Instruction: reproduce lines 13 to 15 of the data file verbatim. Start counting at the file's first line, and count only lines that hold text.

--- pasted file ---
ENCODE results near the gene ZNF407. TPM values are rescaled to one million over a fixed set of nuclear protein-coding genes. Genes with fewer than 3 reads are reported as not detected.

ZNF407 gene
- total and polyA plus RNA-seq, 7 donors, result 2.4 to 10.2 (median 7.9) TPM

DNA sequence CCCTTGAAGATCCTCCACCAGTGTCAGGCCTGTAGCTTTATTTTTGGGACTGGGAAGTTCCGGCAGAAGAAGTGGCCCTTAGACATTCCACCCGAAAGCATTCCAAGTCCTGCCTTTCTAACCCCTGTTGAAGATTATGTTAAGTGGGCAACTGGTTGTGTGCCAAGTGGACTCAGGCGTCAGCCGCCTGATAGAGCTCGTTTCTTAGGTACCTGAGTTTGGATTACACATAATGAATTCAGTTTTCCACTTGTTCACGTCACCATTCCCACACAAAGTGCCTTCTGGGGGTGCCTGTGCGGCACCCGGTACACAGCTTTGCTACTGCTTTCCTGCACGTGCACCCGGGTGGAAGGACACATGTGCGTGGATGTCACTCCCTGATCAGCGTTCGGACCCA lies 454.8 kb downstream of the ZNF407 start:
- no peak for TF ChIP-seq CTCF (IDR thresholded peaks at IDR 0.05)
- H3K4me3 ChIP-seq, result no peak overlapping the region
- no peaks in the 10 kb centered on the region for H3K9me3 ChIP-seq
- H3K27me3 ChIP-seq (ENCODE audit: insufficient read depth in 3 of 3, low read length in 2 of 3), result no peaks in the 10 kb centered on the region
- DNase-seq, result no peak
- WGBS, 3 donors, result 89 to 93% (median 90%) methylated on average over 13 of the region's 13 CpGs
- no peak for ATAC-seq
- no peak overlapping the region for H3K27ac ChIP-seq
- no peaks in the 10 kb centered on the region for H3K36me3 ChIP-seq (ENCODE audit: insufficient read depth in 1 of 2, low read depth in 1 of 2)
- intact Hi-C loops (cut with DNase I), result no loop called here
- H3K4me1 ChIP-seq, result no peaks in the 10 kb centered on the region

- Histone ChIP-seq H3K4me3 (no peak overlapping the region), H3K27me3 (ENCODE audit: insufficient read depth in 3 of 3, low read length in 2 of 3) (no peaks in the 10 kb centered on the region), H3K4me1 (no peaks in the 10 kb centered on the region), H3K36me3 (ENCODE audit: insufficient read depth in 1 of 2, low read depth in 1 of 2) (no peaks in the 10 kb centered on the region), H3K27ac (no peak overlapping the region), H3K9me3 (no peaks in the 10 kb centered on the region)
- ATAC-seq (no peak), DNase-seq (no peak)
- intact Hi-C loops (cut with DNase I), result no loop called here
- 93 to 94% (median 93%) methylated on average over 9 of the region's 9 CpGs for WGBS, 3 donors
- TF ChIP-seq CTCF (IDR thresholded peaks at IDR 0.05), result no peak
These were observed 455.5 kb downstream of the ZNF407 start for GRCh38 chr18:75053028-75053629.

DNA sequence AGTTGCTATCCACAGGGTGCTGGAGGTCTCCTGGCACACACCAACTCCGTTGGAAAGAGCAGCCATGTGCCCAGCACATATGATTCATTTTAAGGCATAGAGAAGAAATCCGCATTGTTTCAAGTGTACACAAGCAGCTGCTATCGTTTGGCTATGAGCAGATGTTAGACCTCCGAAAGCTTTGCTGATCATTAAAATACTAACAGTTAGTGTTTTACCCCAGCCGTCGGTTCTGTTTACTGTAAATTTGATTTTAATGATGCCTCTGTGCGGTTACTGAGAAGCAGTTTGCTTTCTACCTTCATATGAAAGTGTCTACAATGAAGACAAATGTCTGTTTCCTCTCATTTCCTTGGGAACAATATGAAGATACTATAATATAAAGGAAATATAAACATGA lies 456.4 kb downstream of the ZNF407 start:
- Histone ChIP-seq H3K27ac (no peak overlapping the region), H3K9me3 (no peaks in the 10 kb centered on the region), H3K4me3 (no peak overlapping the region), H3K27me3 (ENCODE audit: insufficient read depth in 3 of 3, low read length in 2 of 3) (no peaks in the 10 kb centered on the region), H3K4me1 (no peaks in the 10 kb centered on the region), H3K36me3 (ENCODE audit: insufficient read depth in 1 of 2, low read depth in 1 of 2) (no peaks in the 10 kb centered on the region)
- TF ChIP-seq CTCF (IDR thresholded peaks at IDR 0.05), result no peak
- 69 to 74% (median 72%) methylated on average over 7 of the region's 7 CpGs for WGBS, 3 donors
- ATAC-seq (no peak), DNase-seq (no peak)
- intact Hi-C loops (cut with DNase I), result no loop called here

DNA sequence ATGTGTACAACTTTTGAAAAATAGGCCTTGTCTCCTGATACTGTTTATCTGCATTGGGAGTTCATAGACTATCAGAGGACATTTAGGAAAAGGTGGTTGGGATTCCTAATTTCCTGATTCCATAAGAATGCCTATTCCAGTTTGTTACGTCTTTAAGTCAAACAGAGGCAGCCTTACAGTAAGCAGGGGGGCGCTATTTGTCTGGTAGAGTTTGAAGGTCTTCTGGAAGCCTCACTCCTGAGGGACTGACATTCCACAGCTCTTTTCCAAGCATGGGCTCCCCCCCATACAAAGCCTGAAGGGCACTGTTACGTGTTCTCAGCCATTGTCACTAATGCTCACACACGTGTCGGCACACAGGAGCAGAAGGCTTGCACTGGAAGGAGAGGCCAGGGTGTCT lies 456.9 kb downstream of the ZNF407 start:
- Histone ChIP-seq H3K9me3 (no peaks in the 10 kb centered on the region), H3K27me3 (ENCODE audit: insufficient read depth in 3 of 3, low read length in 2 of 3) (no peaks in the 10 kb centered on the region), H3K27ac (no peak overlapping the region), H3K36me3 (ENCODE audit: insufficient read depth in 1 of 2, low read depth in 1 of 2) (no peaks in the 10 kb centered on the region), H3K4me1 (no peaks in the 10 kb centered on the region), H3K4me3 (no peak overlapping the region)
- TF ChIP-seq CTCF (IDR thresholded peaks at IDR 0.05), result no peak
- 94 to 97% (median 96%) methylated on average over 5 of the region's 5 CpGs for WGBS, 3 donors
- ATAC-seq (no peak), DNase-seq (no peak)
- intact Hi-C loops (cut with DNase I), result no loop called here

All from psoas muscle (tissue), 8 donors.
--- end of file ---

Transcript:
- no peaks in the 10 kb centered on the region for H3K36me3 ChIP-seq (ENCODE audit: insufficient read depth in 1 of 2, low read depth in 1 of 2)
- intact Hi-C loops (cut with DNase I), result no loop called here
- H3K4me1 ChIP-seq, result no peaks in the 10 kb centered on the region